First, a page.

https://www.duolingo.com/profile/jfwixted

    ha ha! yeah probably - I get so used to speaking English that I jumble up the order all the time - and make shortcuts!! Not proper English though ;-) oh you can't beat the slang out of the girl ;-) !


    https://www.duolingo.com/profile/nat22324

    UGH! I put "He walks on Friday"" because "viernes" is already singular! Like all the others! (execpt for sábado) So, how was I supposed to know it's plural?!?!


    https://www.duolingo.com/profile/mitaine56

    nat- You should know when you see Los that this isn't singular.


    https://www.duolingo.com/profile/dsanchez96

    No matter how many times I listen to it, it sounds like "diernes", not "Viernes"


    https://www.duolingo.com/profile/Chris_Gooden

    The Spanish pronounce the "B" and the "V" interchangeably, and they sound the "D" very soft, almost slurred, which is why they all sound pretty much alike. None of them involve "closed lip" type of explosive sounds.


    https://www.duolingo.com/profile/JazziRazzi

    Do any of you think it is weird that they would mark (pardon me not using the accent, it is not available on my computer) "El camina los diernes" right?


    https://www.duolingo.com/profile/AksBond

    i answered 'He walks on the Fridays', it marked incorrect. :(


    https://www.duolingo.com/profile/Setiilova

    does 'anda' have the meaning of 'walk' ? If it has , what is the difference between camina and anda . danke


    https://www.duolingo.com/profile/Chris_Gooden

    The difference between them is that "anda" more accurately means "walk", while "camino/a" is more a "journey" or "travel". The journey could involve travel on foot, so is often used to mean "walk".


    https://www.duolingo.com/profile/CarlaSaaym

    My only problem is viernes... Nowhere before this in the lesson did I see viernes and to hear it for the first time really put me off. I had no idea what it was. It would help if I didn't have to type something I've never seen


    https://www.duolingo.com/profile/Chris_Gooden

    This happens from time to time. Look on it as "learning", ie experiencing something new.


    https://www.duolingo.com/profile/EmiliaBaum

    My answer "On Fridays he walks" was not accepted. Is it not correct in English?


    https://www.duolingo.com/profile/YoKimmi

    Camina - camisa, ❤❤❤❤, always mix up.


    https://www.duolingo.com/profile/hellochris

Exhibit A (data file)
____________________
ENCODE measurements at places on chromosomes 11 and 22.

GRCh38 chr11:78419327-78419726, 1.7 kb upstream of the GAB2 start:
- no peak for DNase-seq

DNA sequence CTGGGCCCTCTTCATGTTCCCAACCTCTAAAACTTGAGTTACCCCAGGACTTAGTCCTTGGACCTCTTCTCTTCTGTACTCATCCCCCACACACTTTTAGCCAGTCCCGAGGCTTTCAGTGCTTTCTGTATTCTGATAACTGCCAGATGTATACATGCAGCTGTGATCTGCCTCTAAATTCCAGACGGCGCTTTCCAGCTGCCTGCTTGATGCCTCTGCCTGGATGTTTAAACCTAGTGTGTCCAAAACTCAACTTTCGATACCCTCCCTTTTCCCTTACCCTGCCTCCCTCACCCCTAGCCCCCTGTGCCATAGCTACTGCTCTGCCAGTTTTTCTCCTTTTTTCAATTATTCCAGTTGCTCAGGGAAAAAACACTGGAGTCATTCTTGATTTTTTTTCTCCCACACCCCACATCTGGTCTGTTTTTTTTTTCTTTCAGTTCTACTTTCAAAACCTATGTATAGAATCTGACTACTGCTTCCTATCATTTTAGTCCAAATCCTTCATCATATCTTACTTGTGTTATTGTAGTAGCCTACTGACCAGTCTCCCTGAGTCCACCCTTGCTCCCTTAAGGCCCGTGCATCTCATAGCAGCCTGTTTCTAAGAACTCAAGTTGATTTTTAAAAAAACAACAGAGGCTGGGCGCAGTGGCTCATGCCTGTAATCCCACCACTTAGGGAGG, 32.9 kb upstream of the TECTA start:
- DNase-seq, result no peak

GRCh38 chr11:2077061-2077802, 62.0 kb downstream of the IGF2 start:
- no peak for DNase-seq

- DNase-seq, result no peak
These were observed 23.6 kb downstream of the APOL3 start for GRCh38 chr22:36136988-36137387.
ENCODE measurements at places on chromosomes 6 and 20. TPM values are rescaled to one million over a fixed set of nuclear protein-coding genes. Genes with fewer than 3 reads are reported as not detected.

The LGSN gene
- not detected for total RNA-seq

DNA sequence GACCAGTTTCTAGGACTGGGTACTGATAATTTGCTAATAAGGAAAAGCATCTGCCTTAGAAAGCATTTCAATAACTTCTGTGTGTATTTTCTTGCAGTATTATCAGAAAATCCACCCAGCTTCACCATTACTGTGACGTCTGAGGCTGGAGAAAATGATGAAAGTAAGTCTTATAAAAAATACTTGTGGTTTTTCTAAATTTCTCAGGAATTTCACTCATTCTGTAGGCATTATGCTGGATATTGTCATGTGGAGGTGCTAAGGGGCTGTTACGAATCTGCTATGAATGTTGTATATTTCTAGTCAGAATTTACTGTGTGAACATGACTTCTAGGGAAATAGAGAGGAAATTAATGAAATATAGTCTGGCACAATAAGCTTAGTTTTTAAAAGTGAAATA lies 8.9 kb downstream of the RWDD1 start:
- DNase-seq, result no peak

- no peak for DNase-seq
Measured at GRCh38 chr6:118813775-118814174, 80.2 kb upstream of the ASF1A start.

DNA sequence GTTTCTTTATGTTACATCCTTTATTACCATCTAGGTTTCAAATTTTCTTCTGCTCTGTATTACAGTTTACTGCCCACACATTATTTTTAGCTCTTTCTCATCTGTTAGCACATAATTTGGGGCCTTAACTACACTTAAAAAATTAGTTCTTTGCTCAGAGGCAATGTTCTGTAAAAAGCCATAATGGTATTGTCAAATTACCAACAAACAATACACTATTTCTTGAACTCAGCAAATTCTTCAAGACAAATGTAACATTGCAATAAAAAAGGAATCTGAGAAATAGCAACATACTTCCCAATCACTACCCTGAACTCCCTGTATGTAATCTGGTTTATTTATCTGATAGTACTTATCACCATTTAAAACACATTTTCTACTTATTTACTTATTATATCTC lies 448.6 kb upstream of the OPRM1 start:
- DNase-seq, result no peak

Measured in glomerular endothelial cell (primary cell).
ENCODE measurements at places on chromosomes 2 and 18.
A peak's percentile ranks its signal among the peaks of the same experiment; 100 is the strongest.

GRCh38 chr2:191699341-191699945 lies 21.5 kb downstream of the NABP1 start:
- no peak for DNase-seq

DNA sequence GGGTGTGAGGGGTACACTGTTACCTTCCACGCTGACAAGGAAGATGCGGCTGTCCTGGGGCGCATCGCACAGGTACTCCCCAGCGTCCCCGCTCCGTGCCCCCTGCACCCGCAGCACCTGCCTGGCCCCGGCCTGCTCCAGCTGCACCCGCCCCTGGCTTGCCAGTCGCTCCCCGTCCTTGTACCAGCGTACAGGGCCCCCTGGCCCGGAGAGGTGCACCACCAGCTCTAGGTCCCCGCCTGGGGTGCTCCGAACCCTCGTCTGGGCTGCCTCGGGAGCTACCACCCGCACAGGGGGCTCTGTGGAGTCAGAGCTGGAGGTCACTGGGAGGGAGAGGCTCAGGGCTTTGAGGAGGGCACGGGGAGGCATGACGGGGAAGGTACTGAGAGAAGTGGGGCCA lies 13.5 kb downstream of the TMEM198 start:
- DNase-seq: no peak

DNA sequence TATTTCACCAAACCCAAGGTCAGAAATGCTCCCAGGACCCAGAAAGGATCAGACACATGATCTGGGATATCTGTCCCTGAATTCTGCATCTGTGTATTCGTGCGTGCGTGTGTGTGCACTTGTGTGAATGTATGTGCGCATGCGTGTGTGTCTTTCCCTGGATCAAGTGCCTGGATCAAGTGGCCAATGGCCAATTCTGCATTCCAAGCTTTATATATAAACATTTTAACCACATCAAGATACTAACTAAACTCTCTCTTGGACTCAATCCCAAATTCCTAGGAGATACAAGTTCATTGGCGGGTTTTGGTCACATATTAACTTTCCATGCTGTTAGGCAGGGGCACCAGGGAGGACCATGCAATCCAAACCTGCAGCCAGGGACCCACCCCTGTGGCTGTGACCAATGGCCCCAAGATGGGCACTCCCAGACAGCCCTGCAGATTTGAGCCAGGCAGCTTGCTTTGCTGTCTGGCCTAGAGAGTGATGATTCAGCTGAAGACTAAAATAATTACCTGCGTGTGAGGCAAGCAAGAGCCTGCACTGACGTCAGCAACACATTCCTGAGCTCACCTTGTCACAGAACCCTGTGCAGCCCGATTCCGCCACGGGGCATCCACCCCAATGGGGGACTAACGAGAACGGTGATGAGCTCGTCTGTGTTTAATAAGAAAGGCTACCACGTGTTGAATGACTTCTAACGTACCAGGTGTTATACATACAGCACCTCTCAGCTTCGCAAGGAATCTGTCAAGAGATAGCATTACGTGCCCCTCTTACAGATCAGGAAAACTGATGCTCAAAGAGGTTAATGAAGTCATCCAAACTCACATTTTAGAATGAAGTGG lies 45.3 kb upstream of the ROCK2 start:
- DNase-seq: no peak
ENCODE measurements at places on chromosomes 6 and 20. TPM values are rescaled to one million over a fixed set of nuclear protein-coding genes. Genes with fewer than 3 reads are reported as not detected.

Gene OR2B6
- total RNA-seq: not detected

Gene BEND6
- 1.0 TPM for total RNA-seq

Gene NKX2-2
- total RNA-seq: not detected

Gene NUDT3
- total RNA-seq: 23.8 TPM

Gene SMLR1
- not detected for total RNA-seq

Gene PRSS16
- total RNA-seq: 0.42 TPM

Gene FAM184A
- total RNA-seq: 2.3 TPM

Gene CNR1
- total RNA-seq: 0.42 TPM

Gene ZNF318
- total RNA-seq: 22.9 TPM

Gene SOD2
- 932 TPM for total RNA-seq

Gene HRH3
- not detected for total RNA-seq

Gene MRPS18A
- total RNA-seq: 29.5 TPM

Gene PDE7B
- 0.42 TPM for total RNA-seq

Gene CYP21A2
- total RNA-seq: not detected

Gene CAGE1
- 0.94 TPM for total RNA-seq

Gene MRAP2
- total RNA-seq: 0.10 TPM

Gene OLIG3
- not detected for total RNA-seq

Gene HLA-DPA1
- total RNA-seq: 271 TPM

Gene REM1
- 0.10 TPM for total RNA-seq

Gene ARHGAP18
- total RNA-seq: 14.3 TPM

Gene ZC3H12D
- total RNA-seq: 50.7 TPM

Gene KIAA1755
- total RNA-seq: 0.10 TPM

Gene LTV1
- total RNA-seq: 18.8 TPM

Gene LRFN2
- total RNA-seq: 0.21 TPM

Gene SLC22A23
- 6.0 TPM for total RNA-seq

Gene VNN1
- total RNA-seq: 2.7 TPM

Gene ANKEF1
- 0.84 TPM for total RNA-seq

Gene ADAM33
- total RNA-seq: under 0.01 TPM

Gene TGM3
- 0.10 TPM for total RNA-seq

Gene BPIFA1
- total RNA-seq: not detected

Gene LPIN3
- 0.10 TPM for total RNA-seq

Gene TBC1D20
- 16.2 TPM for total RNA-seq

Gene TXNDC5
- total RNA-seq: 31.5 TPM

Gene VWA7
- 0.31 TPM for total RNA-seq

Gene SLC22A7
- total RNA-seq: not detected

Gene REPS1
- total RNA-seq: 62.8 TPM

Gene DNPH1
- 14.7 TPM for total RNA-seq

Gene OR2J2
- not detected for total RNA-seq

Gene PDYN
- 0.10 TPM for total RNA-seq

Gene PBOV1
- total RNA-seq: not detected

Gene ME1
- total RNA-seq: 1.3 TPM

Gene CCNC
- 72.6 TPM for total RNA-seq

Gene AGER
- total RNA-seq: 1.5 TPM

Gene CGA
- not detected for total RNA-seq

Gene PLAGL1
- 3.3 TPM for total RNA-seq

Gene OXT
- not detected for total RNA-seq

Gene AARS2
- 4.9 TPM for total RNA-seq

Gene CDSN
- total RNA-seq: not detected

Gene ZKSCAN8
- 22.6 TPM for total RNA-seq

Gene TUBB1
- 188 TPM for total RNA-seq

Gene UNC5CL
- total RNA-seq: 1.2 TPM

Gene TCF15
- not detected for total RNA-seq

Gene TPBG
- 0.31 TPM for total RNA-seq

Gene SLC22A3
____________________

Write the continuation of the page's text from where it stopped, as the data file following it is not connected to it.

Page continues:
Why is "...travels on Fridays" not accepted even though "to travel" is offered as an alternative translation for caminar?


    https://www.duolingo.com/profile/neilg

    Why camina and not andar, is this s.american?


    https://www.duolingo.com/profile/khindri01

    Why "he walks on the fridays" not correct??


    https://www.duolingo.com/profile/gfixler

    It's just now how the English-speaking world says it. We almost never use the definite article with plural days. We might use it when talking about the days themselves. For example, I might say "If you took all the Fridays of the year and added them up, you'd have a total of x days," but here I'm talking about Fridays like elements in a math expression. If I'm just talking about days I walk, or work, or days we watch movies, I would never use the definite article. I would say "I walk every Monday," or "We watch movies on Friday nights," or "I work on Wednesdays."


    https://www.duolingo.com/profile/Curious_George05

    I'm taking spanish in school. A repeated action has an imperfect conjugation. This sentence has a present tense conjugation


    https://www.duolingo.com/profile/djcooler

    Can you not use en


    https://www.duolingo.com/profile/Kardaramie

    How would you say "He walks on Friday" instead of on "Fridays?"


    https://www.duolingo.com/profile/Lrtward

    You'd say "el viernes" instead of "los viernes".


    https://www.duolingo.com/profile/Lila.duolingo

    Ugh! I keep translating it as camina=shirt. I'm so angry.


    https://www.duolingo.com/profile/horseridergirl13

    Wouldn't you use camino para el poque es un hombre


    https://www.duolingo.com/profile/Oakleymn

    When you do too much Spanish and you misread it as 'The shirt is green'


    https://www.duolingo.com/profile/JopaAndGabe

    Ok... so he only walks on Fridays and not any other day....


    https://www.duolingo.com/profile/Pavel273

    how is in Spanish "he comes on fridays"?


    https://www.duolingo.com/profile/MujerMaja

    Can you also translate by saying: He walks every Friday?


    https://www.duolingo.com/profile/Jordancole178

    she is here for you, hide


    https://www.duolingo.com/profile/yohablaunpoco

    He walks the fridays

    Learn Spanish in just 5 minutes a day. For free.